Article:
We estimate a new-Keynesian DSGE model with the cost channel to assess its ability to replicate the price puzzle ie the inflationary impact of a monetary policy shock typically arising in VAR analysis. In order to correctly identify the monetary policy shock, we distinguish between a standard policy rate shifter and a shock to trend inflation ie the time-varying inflation target set by the Fed. While offering some statistical support to the cost channel, our estimated model clearly implies a negative inflation reaction to a tightening of monetary policy. We offer a discussion of the possible sources of mismatch between the VAR evidence and our own.
  • Caggiano, Giovanni; Castelnuovo, Efrem; Kima, Richard (2020)
    Bank of Finland Research Discussion Papers 11/2020
    We estimate a three-variate VAR using proxies of global financial uncertainty, the global financial cycle, and world industrial production to simulate the effects of the jump in financial uncertainty observed in correspondence of the Covid-19 outbreak. We predict the cumulative loss in world output one year after the uncertainty shock due to Covid-19 to be about 14%.
  • Caggiano, Giovanni; Castelnuovo, Efrem; Nodari, Gabriela (2017)
    Bank of Finland Research Discussion Papers 8/2017
    1.7.2020: PDF updated
    We investigate the role played by systematic monetary policy in tackling the real effects of uncertainty shocks in U.S. recessions and expansions. We model key indicators of the business cycle with a nonlinear VAR that allows for different dynamics in busts and booms. Uncertainty shocks are identi ed by focusing on historical events that are associated to jumps in nancial volatility. Uncertainty shocks hitting in recessions are found to trigger a more abrupt drop and a faster recovery in real activity than in expansions. Counterfactual simulations suggest that the effectiveness of systematic monetary policy in stabilizing real activity is greater in expansions. Finally, we provide empirical and narrative evidence pointing to a risk management approach by the Federal Reserve.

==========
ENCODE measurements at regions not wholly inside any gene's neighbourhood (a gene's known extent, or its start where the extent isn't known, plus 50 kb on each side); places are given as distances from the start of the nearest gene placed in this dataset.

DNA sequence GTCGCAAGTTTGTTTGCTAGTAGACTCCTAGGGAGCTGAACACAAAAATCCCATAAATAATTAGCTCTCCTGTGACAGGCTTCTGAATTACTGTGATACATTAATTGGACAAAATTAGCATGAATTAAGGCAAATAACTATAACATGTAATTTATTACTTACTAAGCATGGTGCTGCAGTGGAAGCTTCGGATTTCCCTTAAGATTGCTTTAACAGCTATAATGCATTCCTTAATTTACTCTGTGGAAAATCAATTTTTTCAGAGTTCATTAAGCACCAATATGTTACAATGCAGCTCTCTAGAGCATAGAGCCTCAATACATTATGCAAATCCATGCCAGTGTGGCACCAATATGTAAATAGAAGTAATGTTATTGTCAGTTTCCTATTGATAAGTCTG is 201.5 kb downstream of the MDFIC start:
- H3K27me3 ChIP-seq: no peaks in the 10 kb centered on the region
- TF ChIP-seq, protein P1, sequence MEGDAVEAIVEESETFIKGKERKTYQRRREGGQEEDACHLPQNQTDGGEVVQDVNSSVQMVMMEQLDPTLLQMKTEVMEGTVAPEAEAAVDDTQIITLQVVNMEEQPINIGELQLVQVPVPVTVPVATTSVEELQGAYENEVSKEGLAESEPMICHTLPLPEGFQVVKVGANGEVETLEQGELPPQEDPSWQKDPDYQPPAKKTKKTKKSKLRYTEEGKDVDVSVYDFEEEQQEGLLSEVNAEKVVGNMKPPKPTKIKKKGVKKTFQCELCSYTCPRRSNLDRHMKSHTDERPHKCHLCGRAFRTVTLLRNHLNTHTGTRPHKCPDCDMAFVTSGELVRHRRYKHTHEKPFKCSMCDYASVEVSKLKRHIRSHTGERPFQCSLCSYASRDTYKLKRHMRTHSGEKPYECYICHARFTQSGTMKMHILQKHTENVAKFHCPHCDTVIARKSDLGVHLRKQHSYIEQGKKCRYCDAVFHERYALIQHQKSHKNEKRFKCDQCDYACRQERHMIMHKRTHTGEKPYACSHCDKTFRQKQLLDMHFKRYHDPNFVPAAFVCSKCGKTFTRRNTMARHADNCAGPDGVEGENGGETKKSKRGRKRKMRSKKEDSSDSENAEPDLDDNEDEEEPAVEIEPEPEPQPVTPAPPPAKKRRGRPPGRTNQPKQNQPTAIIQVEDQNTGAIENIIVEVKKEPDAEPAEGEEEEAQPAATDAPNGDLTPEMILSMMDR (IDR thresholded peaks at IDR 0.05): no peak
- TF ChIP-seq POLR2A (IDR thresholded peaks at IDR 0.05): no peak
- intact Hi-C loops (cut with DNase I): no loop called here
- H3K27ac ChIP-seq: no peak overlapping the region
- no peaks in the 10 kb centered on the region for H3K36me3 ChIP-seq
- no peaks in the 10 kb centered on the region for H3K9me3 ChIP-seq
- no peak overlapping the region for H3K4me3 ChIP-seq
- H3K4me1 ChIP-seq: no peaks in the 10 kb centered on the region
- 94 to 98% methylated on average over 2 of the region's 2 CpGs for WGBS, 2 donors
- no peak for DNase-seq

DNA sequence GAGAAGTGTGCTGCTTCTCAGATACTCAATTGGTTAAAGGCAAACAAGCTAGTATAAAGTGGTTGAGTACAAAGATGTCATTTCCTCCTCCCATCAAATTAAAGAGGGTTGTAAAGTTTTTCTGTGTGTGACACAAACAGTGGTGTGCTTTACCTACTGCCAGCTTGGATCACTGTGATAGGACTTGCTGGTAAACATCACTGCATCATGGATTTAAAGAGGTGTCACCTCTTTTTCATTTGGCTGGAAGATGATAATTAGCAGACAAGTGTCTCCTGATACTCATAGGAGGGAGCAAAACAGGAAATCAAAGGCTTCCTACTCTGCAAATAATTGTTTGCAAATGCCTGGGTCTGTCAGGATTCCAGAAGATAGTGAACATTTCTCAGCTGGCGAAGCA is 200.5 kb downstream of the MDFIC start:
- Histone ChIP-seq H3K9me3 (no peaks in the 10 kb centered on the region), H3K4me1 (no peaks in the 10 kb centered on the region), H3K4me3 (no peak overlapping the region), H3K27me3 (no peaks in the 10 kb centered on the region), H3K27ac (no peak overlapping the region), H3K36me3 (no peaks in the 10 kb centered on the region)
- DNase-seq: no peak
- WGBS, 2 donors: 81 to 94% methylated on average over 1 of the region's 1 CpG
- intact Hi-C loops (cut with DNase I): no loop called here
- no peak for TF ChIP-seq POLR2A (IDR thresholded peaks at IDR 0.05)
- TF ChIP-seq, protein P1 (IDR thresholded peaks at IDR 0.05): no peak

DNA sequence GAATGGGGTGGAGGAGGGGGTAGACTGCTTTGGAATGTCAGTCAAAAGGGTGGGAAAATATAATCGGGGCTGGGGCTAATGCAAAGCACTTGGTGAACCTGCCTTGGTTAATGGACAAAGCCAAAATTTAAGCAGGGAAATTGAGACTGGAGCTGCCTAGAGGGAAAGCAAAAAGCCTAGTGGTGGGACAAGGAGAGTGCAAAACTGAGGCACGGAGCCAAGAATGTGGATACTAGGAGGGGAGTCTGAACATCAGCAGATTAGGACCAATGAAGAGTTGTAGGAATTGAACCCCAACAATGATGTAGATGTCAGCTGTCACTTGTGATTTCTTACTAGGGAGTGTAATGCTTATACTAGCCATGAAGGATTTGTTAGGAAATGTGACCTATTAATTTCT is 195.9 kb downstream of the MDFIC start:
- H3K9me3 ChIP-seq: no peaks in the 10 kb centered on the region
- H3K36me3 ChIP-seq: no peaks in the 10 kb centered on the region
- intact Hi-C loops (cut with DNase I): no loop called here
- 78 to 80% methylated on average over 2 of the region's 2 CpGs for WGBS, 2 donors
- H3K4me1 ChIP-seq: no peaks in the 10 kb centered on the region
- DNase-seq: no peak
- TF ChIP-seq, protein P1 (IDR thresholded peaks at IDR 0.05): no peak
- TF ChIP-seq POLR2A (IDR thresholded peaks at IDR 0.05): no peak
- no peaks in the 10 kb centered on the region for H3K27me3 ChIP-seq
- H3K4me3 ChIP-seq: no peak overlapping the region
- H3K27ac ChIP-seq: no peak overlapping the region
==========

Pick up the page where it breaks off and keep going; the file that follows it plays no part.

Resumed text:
• Andreasen, Martin M.; Caggiano, Giovanni; Castelnuovo, Efrem; Pellegrino, Giovanni (2021)
    Bank of Finland Research Discussion Papers 13/2021
    This paper uses a nonlinear vector autoregression and a non-recursive identification strategy to show that an equal-sized uncertainty shock generates a larger contraction in real activity when growth is low (as in recessions) than when growth is high (as in expansions). An estimated New Keynesian model with recursive preferences and approximated to third order around its risky steady state replicates these state-dependent responses. The key mechanism behind this result is that firms display a stronger upward nominal pricing bias in recessions than in expansions, because recessions imply higher inflation volatility and higher marginal utility of consumption than expansions.